U.S. Senate Races Worth Careful Attention as November Nears

Control of the U.S. Senate is almost as important to LGBTQ people this year as control of the White House.

Under Republican control, the Senate has ignored bills to make schools safer for LGBTQ students or to stop discrimination against LGBTQ youth seeking child welfare services. While the Equality Act, to prohibit discrimination based on sexual orientation and gender identity in employment, housing, and federally funded programs, has passed the House, it has languished in the Senate Judiciary Committee, without hearing or vote.

And, under Republican control, the Senate has “rubberstamped” confirmations, at every level of the federal court system, for nominees who have records of hostility to LGBTQ people.

Having Democrats control the Senate and the House would create a line of defense against any number of schemes President Trump might employ to declare himself the winner of the presidential race. It would also provide Congress with a realistic means of holding Trump accountable for any crimes he might commit, or has committed, against the nation and improve the chances that any upcoming U.S. Supreme Court vacancy could be filled by nominees who have a commitment to LGBTQ rights.

If Trump retains the White House, Democrats will need 51 seats in order to take control of the Senate. They currently have 47, but polling indicates they will lose one held by Alabama Sen. Doug Jones. Michigan’s Democratic Sen. Gary Peters is also in a tough race for re-election.

Assuming Jones and Peters lose, the Democrats would be down to 45 seats and need to flip six Republican seats to take the Senate. Here are the races where U.S. Senate seats have the best chance to change from Republican to Democrat:

Arizona: Mark Kelly, husband of former U.S. Rep. Gabby Gifford, is running to replace first-term Republican Martha McSally. The Human Rights Campaign (HRC) endorsed Kelly, saying he has been a “steadfast ally.” An average of recent polls, calculated by RealClearPolitics.com, shows Kelly with a 8.3 percent lead, as of October 16.

Colorado: John Hickenlooper, the former governor, is leading incumbent Republican Senator Cory Gardner. The only recent poll there, conducted in early October, showed Hickenlooper up by nine points. Hickenlooper has won HRC’s endorsement.

Georgia: Jon Ossoff, a media owner and journalist, almost won a U.S. House seat from Georgia two years ago. He had HRC’s endorsement then and now and he and special election Senate candidate Raphael Warnock (see below) have both earned gay presidential contender Pete Buttigieg’s endorsement. Ossoff is hoping to unseat Republican incumbent David Perdue. RealClearPolitics’ average of polls shows Perdue ahead by only one point as of October 12.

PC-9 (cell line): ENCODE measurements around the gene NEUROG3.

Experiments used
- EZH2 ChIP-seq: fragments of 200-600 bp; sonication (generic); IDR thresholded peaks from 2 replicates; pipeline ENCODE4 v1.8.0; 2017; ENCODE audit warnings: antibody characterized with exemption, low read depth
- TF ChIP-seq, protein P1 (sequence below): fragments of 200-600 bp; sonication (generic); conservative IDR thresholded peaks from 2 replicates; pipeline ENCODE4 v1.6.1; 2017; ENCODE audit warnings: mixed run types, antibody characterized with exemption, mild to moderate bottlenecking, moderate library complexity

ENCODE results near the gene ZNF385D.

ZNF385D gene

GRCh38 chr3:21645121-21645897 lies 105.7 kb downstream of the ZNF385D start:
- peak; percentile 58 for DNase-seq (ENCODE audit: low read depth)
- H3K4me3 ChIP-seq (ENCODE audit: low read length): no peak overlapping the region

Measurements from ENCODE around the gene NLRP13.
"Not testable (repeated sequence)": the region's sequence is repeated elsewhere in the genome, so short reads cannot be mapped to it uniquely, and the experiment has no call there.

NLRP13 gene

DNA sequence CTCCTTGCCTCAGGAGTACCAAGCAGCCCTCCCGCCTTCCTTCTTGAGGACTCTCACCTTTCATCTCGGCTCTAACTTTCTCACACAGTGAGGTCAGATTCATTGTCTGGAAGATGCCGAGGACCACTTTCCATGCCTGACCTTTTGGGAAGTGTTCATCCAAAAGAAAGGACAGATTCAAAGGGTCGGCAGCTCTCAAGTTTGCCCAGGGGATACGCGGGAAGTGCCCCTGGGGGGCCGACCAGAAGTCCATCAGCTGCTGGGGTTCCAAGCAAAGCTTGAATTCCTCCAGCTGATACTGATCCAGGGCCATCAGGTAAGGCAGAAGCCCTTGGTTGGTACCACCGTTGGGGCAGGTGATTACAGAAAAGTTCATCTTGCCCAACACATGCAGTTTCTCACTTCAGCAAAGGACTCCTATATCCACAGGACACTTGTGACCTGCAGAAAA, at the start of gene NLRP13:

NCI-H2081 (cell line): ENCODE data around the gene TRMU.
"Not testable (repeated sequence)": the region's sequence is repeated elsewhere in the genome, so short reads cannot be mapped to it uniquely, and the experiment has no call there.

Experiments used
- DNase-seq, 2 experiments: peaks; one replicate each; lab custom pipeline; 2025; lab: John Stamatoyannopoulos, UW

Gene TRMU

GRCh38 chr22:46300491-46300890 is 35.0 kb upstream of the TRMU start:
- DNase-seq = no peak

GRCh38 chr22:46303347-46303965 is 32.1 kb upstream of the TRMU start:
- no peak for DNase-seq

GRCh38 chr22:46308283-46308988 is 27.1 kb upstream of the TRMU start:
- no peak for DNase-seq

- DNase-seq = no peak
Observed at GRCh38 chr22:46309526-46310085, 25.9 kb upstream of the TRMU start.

Georgia: Raphael Warnock, is the personal pastor of openly lesbian State Rep. Park Cannon, who has endorsed him, along with HRC. Warnock, while having “evolved” on issues such as marriage for same-sex couples, has welcomed LGBTQ people and promised leaders to passionately argue against anyone trying to use religion to discriminate. The Republican incumbent, Kelly Loeffler, has not been in the Senate long enough to obtain a score from HRC, but she recently introduced legislation to limit Title IX protection in educational sports to sex discrimination “based solely on a person’s reproductive biology and genetics at birth.” RealClearPolitics calculations show Warnock leads by 7.7 points as of October 12.

Montana: Steve Bullock, former governor of the state, has seen a recent surge in support, from nine points down on October 7 to a tie on October 10. As governor, Bullock signed an executive order prohibiting discrimination against LGBTQ state employees and supported the U.S. Supreme Court decision to strike state bans on marriage for same-sex couples. HRC has endorsed Bullock.

North Carolina: Cal Cunningham appeared to be running away with the election in his bid to unseat incumbent Republican Thom Tillis. Then news broke that he had been sexting with a woman other than his wife, and his polls slipped. But FiveThirtyEight.com reported last week that Cunningham appears to have survived. A recent New York Times polling shows him with a one-point lead, but RealClearPolitics’ average of polls shows him with a 4.3 point lead. HRC and Buttigieg have both endorsed Cunningham.

Iowa: Theresa Greenfield, a real estate executive, has been consistently polling three to five points ahead of incumbent Republican Joni Ernst in recent weeks, but the “undecided” votes are running about 10 percent. She’s got the support of HRC and Buttigieg, and Ernst’s HRC score is a zero. Two early October polls showed Greenfield up by four points, but a margin of error of 3.5.

Maine: Sara Gideon, Speaker of the Maine House, might once have been considered a long-shot to unseat long-time Maine incumbent Republican Susan Collins. Collins was seen by many in the LGBTQ community as among the very few allies on the Republican side, but then she voted for Trump Supreme Court nominee Brett Kavanaugh, which rendered Collins’ re-election “simply untenable,” said HRC President Alphonso David. On the other side of the aisle, Log Cabin Republicans is announcing its endorsement of Collins. RealClearPolitics’ averaging of polls shows Gideon up by 4.2 points in early October.